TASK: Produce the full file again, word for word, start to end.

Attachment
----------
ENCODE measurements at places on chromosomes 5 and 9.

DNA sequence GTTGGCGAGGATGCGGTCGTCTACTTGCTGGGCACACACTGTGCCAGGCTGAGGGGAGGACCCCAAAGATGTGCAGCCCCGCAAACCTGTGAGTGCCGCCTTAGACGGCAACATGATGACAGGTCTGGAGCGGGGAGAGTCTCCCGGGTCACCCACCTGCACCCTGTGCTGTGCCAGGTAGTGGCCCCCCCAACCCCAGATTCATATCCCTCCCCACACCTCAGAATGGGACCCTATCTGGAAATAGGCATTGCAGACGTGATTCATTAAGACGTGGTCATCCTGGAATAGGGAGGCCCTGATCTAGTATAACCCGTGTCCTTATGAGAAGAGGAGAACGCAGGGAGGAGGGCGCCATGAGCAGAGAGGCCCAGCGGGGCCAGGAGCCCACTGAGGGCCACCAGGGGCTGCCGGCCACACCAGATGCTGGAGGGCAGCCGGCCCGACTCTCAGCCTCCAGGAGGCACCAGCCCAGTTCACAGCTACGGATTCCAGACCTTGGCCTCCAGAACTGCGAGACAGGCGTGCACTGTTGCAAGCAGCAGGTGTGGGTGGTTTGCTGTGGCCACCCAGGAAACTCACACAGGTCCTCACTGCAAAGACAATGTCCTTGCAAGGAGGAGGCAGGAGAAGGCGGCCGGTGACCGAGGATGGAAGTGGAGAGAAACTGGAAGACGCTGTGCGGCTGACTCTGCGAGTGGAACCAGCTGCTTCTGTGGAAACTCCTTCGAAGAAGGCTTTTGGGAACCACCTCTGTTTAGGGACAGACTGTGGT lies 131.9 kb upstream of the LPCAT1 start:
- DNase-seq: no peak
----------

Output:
ENCODE measurements at places on chromosomes 5 and 9.

DNA sequence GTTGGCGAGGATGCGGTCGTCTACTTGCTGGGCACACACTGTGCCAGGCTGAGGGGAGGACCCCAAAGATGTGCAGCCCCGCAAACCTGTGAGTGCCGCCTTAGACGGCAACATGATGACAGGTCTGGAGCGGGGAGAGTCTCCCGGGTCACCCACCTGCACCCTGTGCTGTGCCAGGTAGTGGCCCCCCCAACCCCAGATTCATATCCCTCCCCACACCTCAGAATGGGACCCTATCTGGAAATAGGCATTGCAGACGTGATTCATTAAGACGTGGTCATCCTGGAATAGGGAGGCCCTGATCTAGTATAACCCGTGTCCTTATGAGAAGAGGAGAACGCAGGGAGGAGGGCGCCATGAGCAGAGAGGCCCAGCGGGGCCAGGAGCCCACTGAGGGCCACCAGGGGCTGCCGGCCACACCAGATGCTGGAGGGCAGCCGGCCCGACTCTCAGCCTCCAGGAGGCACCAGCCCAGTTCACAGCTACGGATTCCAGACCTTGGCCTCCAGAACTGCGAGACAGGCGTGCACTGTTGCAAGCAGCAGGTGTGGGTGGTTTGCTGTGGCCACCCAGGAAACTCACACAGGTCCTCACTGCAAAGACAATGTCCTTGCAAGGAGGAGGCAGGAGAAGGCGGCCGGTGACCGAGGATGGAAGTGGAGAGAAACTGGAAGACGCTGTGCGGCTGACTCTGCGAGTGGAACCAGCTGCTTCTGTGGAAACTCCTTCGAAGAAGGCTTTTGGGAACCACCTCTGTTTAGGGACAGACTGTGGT lies 131.9 kb upstream of the LPCAT1 start:
- DNase-seq: no peak